Ireland's 2nd National Network Meeting

Attendees challenged to think different about participation

Date released Monday, June 29th, 2015
Relates to Ireland

Ireland Second Networking puts SUMP network on a firm footing
Irelands second National SUMP Network meeting was held at Limerick Institute of Technologies (LIT)’ Moylish Park campus on June 5th. The event attracted a broad spectrum of participants from public and private organisations. Representatives of the National Transport Authority, the National Roads Authority, various County Councils, academics, NGOs and private companies involved in mobility planning were among the attendees.
Entitled “Better Mobility Through Participation” the event was naturally focused on the subject of participation in context of building Sustainable Urban Mobility Plans. It examined how participatory processes can lead to mobility plans that address the regions needs in more focused way.
The day began with an introduction to the ENDURANCE project and to the concept of Sustainable Urban Mobility Plans by Dermot Carroll, Ireland National Focal Point for ENDURANCE. This presentation gave an overview of the policy concept of SUMPS and outlined some of the measures that have been taken with regard to mobility planning in other European countries.
Liam Conneally from Limerick City and County Council then gave an overview of the Mid West Area Strategic Plan (MWASP). This plan was put together with the agreement of the neighbouring County Council in the mid-west region and sets out a strategic framework for planning in the region – effectively setting the tone for more integrated planning.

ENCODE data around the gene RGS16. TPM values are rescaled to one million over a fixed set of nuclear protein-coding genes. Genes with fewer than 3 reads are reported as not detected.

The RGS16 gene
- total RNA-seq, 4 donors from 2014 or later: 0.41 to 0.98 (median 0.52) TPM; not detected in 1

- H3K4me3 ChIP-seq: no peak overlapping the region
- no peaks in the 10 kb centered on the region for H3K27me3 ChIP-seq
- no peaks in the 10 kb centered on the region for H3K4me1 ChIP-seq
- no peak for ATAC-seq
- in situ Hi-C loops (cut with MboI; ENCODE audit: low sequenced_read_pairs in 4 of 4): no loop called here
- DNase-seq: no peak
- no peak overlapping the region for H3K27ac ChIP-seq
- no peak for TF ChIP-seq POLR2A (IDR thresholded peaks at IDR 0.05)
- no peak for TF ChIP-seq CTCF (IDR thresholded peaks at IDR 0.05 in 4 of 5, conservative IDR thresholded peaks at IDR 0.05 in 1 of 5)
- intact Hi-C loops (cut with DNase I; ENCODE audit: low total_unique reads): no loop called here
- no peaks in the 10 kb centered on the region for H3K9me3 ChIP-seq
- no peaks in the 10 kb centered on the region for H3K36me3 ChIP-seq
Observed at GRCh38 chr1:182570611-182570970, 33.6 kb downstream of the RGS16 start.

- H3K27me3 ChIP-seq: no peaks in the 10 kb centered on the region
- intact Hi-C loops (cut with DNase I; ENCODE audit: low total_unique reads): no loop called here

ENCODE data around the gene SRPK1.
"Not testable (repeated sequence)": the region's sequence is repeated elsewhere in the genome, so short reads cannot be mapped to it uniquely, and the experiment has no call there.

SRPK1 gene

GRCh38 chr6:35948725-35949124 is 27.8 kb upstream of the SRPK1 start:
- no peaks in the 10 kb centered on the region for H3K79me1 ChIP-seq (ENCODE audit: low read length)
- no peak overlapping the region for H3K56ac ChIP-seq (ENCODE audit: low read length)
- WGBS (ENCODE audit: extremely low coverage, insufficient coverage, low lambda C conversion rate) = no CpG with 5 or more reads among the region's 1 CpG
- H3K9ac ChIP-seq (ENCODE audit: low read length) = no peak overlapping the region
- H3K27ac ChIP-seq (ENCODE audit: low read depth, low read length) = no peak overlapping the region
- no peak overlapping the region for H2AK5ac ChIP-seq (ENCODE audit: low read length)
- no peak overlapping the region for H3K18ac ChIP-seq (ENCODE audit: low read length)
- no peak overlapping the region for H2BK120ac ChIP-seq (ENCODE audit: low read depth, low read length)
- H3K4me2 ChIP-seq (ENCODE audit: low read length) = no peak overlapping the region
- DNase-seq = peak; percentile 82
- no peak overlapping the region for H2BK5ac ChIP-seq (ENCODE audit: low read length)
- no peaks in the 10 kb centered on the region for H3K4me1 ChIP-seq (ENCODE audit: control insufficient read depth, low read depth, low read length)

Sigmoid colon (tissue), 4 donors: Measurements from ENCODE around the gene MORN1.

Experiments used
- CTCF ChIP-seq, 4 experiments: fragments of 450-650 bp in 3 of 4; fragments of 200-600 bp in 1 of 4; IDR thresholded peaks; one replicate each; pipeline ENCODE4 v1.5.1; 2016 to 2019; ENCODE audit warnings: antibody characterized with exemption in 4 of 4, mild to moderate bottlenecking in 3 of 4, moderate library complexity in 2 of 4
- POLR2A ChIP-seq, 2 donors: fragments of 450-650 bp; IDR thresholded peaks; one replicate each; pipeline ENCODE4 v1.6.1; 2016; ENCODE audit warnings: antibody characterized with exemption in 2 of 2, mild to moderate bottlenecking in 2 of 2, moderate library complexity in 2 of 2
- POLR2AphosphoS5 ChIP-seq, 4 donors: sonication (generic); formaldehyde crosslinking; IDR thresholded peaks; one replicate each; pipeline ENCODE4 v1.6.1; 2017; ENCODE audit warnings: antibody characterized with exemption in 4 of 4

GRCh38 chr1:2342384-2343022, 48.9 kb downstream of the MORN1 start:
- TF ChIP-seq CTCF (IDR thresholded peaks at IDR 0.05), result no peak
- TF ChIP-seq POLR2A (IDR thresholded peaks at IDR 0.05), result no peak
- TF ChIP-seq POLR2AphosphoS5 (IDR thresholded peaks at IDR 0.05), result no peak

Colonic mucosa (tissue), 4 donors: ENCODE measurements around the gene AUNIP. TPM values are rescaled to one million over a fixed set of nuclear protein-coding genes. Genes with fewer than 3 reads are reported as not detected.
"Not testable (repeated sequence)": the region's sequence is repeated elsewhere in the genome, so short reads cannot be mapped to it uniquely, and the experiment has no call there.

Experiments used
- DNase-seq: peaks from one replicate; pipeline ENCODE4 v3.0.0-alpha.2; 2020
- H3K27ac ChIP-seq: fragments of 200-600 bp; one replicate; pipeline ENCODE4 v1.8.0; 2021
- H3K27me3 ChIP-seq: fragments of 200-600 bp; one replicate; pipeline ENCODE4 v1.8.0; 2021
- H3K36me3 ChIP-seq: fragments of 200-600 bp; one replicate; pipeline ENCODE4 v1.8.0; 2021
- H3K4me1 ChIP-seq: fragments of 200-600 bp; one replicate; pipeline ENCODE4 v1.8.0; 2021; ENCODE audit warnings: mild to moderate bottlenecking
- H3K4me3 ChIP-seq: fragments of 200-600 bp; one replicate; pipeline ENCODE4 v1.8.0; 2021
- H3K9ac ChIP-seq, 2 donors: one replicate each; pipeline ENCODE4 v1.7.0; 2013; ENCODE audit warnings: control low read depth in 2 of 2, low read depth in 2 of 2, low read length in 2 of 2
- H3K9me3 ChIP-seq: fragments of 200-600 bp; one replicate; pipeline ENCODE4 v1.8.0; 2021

Next up was Dr. Chris McInerney of University of Limerick. Chris put together a training session on the “how tos” and the “what tos” of participation. His session included a participation game that looked at different perspectives and approaches to participation. The session really challenged participants to examine their own beliefs, values and approaches to this critical area of SUMPS.
The next session was an interactive training session on community travel planning.  Limerick Smarter Travel’s Lise Ann Sheehan explored how innovative participatory processes can lead to greater provision of public goods and a more focused use of scarce resources. She dressed a room especially so participants could leave the experience of participatory mobility planning.
Finally Ciaran Lynch development manager at LIT presented a draft exercise of mapping the SUMP process onto the existing land use development planning process. This is a key focus of the Irish NFP as feedback from the network suggests that it is important to ensure that SUMP processes are accessible for Ireland local authority’s organisations that are generally hampered by shortages of human and financial capital.
The broad attendance was very happy with the event. Each session generated lots of discussion and networking. There was particular interest in the approaches to participation sessions and the SUMP mapping process.